16 February 2010
My father took me to the theater in 1947 to the Mickey Mouse Club that was sponsered my the Salt Lake Tribune because it was snowing and my father was a farmer and could not work in the fields because they were to wet. The show was advertised to start at 9:00 A.M. but the wise folks who ran the Club did not start until 9:30 to get all the kids in. We were treated to ten cartoons which included Mickey Mouse, Bugs Bunny, Tom and Jerry etc. Then about 10:30 the curtain would close and we were treated to a stage show, (I later worked at the Utah when Intermountain Theaters had it and they still had stagehands to close the curtain and move the speaker system out of the way so the stage show could go on) after the stage show we were treated to a serial some titles were Undersea Kingdom, Atom Man vs Superman, Radar Men from the Moon etc. I have these serials on dvd and vhs. after the serial which we could not wait for next weeks chapter we would watch a movie. I remember watching the 1953 War of the Worlds and was amazed that they showed it with out clearing the theater as they usually did on the big movies. I have the same add that ran in the tribune for the Mickey Mouse Club, which was later changed to the Hiland cartoon roundup when Hiland Dairy took over sponsership. I never missed going to the Utah for those kid shows. also we would get a free gift by some company who wanted advertisement as we left the theater. Kellogs would give out free cereal boxes as we left the theater.
Many fond memories of the UTah but space would not permit
21 February 2008
i truly hope this grand theate
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14 October 2006
Salt Lake City
The Utah Theatre is truly a place of myth and legend. That it now sits derelict with a "for sale" sign on it's facade is a tragedy second only to the loss of the Villa and perhaps the old Century, if even that. Sarah Jensen's post was spot on - amazing from someone who never had the privilege of seeing a movie in this magical place. To feel the magic and mystery of this place, even as it sits dark, empty, and derelict is a true testament to it's history. I am sorry, Sarah, that you were never able to see a film in this incredible theatre. Ever see marble or stained glass in today's multi-plexes?
I saw many movies here in the mid-80's, after it had transitioned to an art-film house under Plitt's ownership, and perhaps a few in the 70's when it was mainstream. Few realize the Utah was one of Salt Lake's premier art-movie houses during this period, along with the also long-defunct Blue Mouse. Today's Salt Lake art-film patrons owe this grand old house a deep debt of gratitude. I can only imagine what it must have been like before it was split in two.
Some of the films I saw at the Utah in the 80's: Malcom, Straight to Hell, Tampopo, A Room with a View, Man Facing Southeast, Subway, Maurice, Salvador, The Moderns, Slam Dance, In Defense of the Realm, Gothic, High Tide, Sid and Nancy, Corrupt, and many others.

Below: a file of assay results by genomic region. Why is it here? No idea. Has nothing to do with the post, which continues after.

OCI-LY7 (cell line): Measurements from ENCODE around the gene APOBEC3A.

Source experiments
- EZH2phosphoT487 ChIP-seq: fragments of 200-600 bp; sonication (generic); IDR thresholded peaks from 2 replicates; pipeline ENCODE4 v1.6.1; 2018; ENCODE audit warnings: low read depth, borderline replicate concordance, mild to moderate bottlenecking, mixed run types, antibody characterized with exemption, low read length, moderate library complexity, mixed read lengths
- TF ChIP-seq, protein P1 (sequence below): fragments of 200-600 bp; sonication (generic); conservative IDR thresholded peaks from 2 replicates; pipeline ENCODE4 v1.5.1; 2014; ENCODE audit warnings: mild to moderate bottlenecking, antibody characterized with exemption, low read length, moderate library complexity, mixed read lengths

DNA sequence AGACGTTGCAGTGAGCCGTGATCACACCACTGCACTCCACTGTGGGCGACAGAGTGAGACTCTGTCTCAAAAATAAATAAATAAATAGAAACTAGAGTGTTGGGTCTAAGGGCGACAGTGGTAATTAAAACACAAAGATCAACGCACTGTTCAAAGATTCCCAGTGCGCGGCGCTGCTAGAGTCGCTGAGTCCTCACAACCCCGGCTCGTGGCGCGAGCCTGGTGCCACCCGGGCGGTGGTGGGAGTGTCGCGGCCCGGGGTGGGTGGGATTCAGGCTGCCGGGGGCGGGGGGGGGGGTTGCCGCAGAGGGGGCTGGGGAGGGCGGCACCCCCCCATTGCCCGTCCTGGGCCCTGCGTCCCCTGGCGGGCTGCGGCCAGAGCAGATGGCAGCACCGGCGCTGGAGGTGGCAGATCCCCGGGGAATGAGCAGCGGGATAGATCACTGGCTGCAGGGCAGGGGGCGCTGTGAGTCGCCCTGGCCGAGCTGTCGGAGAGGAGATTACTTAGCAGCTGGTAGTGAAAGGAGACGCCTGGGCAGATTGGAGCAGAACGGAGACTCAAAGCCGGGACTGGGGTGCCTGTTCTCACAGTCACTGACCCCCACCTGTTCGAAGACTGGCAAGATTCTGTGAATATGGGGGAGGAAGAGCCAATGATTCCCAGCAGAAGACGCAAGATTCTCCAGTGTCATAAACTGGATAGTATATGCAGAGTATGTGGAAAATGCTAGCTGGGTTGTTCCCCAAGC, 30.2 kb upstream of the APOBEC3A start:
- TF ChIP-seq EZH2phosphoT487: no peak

If I had the money I would not hesitate to purchase and restore this magnificent movie house to its former glory. I pray it gets restored. If it doesn't , I'll hope for a brick and perhaps a few photographs . . . ;(
3 August 2006
Salt Lake City
I am 22 years old, and I am completely in love with the Utah theater. One night when was in high school (about 4 or 5 years ago), a friend and I were wandering around downtown, and the front door to the Utah Theater was open just a crack. We had never noticed the building before, and were so curious we snuck in! To this day, I am unable to explain the magic, the feeling of being lost in time, exploring that dark, empty building. And the creepy downstairs dressing room, yes! Something about the building was so full of sparkling mystery. It left more of an impression on me than any building I have ever been in. I dream about it. I hope it is preserved.
1 May 2005
I worked at the Utah Theatre in the mid 70's as a candy girl and cashier. I hate to admit it, but my initials might still be scratched in the ticket booth. I worked there when the show Earthquake was playing and watched the huge chandaliers in the lobby sway as a real earthquake happened. I remember "Hair" live on stage...what a treat that was. I now wish I had all those stacks of one sheets in the basement that no one wanted. If you looked in the closets you could get an idea of what the theatre looked like before all the changes of the 60's. The old dressing rooms in the basement were kind of spooky...we thought that at the time. I still tell people that working at the Utah Theatre at $1.60 per hour was the funnest job I've ever had. I would hate to see it demolished and love to go back if restored.